Good gracious, she is so pretty, with her wispy blond curls and pudgy little cheeks. Nothing better than babies to revive your soul and make you feel like you’ve found your place in the world. I still have a hard time wrapping my head around how in tarnation a child could possibly come to be.
“Magic” is the closest I can come to explaining it. It sure feels like magic when they flutter inside you for the first time.
“Ma…Ma…” Kathy says.
I clap and smile at her first word, she has a proud look that immediately reminds me of her father. Sadness blankets the moment and I wipe a stray tear that manages to escape. I can’t show Theo what his little girl has done or how bright and stubborn she is already. I mourn that he will have missed all the milestones of her childhood by the time he comes back from the war.
I know it’s a sacrifice that everyone is making, we all do our part and give up things to support the efforts of our sons and husbands, but still.. It’s hard.
I hug my precious Kathy to my chest and close my eyes, just smelling her lovely baby smell.
I’m just inhaling and humming a slow lullaby, but the scent changes and I open my eyes. I’m back to the bad time. The now time.
“Hi Mom. I wanted to introduce you to someone new.”
It’s a man now. Claiming to be my Greggy boy. He looks like a brother to my husband. What was his name?… ah, yes. Howard.
“Hello Howard.” I say smartly.
“No, I’m Greg. Your son.” He says.
“Mmhmm.” I don’t believe him, but I don’t want to anger him, so I’ll go along with it.
“I brought your newest grandbaby to visit.”
Howard takes a bundle from a pretty woman standing behind him, she reminds me of Greta Garbo.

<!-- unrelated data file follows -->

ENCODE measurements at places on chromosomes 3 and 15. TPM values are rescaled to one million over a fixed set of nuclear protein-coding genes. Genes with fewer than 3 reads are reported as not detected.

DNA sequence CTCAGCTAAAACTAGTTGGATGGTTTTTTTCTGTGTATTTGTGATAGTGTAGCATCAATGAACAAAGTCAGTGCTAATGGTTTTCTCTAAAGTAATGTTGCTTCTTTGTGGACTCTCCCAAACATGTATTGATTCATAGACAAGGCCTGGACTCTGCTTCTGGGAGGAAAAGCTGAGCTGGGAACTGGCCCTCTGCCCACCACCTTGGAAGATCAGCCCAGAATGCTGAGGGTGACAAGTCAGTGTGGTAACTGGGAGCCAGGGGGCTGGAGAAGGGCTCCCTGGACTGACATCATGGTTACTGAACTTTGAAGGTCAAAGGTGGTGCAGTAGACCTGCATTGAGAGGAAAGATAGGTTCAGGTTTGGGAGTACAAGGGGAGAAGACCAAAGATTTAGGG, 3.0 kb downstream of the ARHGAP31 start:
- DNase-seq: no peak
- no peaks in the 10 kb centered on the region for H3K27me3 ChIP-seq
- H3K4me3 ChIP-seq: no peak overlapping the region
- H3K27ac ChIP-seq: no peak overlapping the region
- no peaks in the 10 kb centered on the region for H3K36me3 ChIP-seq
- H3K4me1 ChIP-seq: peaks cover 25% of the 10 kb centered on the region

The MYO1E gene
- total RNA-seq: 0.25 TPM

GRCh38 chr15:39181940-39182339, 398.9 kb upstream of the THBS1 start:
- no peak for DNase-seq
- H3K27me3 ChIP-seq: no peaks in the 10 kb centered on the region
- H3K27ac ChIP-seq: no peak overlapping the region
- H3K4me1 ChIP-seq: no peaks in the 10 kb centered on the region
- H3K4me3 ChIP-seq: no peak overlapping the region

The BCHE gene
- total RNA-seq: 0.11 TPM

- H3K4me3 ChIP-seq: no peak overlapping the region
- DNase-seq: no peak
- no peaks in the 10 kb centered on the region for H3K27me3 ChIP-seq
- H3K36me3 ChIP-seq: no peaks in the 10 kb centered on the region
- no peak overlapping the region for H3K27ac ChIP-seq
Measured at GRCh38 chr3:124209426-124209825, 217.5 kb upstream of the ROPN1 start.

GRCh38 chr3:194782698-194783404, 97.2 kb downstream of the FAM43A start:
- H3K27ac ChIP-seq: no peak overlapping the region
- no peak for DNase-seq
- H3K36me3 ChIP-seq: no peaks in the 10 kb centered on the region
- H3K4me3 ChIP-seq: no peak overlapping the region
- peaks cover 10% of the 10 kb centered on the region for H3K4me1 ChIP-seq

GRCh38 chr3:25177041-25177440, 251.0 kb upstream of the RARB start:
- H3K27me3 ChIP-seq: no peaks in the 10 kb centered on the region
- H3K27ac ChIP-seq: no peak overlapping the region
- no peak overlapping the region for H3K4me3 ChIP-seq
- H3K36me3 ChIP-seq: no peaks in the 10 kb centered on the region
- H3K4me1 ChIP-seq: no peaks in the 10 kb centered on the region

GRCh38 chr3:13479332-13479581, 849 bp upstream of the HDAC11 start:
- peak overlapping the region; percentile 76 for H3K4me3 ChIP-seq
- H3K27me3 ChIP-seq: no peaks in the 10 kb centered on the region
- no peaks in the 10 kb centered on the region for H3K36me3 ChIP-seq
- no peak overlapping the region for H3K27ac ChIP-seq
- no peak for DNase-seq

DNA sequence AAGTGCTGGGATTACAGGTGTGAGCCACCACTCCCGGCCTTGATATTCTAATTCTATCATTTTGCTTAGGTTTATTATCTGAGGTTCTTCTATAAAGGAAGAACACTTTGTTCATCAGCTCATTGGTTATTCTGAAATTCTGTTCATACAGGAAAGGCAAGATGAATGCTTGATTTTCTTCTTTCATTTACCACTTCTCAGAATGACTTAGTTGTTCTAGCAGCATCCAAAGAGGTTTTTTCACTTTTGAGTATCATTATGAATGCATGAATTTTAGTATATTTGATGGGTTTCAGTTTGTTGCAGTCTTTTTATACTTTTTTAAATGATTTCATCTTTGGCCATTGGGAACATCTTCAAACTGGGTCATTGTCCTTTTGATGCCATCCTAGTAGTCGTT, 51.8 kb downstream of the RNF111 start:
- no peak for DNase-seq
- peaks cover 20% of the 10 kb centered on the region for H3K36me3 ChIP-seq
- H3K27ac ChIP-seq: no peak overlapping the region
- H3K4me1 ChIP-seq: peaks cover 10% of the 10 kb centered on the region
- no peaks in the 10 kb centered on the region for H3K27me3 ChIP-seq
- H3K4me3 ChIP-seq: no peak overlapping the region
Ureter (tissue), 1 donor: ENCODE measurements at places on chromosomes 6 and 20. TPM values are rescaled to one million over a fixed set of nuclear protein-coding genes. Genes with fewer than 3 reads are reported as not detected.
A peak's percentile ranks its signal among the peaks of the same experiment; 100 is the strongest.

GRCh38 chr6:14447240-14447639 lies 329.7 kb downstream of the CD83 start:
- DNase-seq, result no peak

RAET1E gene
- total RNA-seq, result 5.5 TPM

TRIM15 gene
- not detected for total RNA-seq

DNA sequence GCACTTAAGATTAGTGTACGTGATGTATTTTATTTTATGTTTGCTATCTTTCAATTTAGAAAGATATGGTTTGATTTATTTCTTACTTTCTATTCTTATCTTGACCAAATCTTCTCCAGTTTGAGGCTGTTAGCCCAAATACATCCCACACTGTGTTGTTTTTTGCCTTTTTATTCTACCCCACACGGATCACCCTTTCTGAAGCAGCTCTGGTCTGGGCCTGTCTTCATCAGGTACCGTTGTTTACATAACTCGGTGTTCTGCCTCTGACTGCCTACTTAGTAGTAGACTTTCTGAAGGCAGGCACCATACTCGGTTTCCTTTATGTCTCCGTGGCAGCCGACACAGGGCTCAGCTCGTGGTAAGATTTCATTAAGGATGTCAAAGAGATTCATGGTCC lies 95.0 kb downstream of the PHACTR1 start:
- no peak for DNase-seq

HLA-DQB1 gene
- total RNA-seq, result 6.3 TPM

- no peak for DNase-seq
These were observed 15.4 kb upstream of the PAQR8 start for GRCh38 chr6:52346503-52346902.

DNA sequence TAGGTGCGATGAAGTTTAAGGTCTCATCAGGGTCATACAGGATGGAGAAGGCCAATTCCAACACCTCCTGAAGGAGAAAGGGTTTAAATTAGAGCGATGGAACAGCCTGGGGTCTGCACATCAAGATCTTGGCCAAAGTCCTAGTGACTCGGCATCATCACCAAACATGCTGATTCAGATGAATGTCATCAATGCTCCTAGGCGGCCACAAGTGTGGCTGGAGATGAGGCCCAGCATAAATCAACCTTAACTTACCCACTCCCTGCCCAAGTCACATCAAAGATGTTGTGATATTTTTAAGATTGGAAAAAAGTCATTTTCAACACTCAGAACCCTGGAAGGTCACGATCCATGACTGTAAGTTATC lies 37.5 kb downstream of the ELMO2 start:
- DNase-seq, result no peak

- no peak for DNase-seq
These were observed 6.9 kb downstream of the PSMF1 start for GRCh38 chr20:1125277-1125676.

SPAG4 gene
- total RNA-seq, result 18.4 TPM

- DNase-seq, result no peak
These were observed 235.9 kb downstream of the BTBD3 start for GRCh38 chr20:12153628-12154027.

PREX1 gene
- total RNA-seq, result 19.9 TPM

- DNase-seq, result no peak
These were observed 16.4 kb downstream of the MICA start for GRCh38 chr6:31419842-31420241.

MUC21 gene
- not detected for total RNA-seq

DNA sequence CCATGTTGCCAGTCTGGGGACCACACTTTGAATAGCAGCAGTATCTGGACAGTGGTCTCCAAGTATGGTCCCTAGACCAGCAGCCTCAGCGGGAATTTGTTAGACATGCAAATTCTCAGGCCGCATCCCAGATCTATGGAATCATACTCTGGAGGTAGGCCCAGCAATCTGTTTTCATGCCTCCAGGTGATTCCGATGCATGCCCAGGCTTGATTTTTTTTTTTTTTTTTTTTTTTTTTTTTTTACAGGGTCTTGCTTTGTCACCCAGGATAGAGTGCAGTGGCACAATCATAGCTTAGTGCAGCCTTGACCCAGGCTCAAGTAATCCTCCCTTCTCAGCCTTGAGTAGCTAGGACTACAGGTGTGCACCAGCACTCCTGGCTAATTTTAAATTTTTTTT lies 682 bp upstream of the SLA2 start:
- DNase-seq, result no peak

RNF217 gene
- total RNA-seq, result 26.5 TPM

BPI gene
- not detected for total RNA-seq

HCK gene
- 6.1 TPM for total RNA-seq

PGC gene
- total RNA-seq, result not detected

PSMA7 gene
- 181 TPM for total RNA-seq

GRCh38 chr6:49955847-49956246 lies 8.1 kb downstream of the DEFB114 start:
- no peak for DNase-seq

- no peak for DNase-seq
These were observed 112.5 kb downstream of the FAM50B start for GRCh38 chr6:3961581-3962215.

He holds up the wad of blankets to show me a sweet pudgy face, one I’d know anywhere.
“My baby girl!” I reach out for her.
“No Mom, this is Sarah. She’s my daughter.” Howard is speaking to me like I’m a child and I can’t imagine what he is getting out of trying to trick me, but it’s not going to work. I know my baby Kathy when I see her.
With sharp jabs of pain and a lot of energy, I sit up in the bed.
“Alright. Can I hold her?” I ask.
Howard looks worried and glances to the woman behind him once more. She nods “yes”.
The pretty woman must be looking after my little girl while I’m sick and traveling. I’m glad and it looks like she’s doing a fine job. Kathy is healthy and beautiful. I am so glad.
Howard places her into my arms and I feel my wrinkled face pulling into a smile. It’s been a long time since this face smiled.
“Stay close,” I tell him. “I don’t trust these old arms.”
He answers, “Don’t worry Mom, I know you won’t drop her.” But he moves nearer just the same.
She smiles up at me with those perfect rosy lips and reaches for my face. I lean in close, so she can feel the strange texture of my skin. I am like a stranger to her, how I look right now, but deep down she knows me and doesn’t cry.
She coos and smiles, and I decide that maybe this time isn’t the worst place to be.
Oh, I can feel it though, I’ll be going soon.
“Take her Howard. I’m going traveling and I don’t want anything to happen to her.”
He lifts Kathy from my arms and I turn to the Greta Garbo woman behind him.
“Take good care of my baby. She likes her neck tickled and please… tell her I love her every day. Will you?”
She nods and wipes the tears from her eyes.
This was a good moment.
But I’m on to visit another.
I can’t stay.
Photo is “Young and Old” by Mojaa Neddo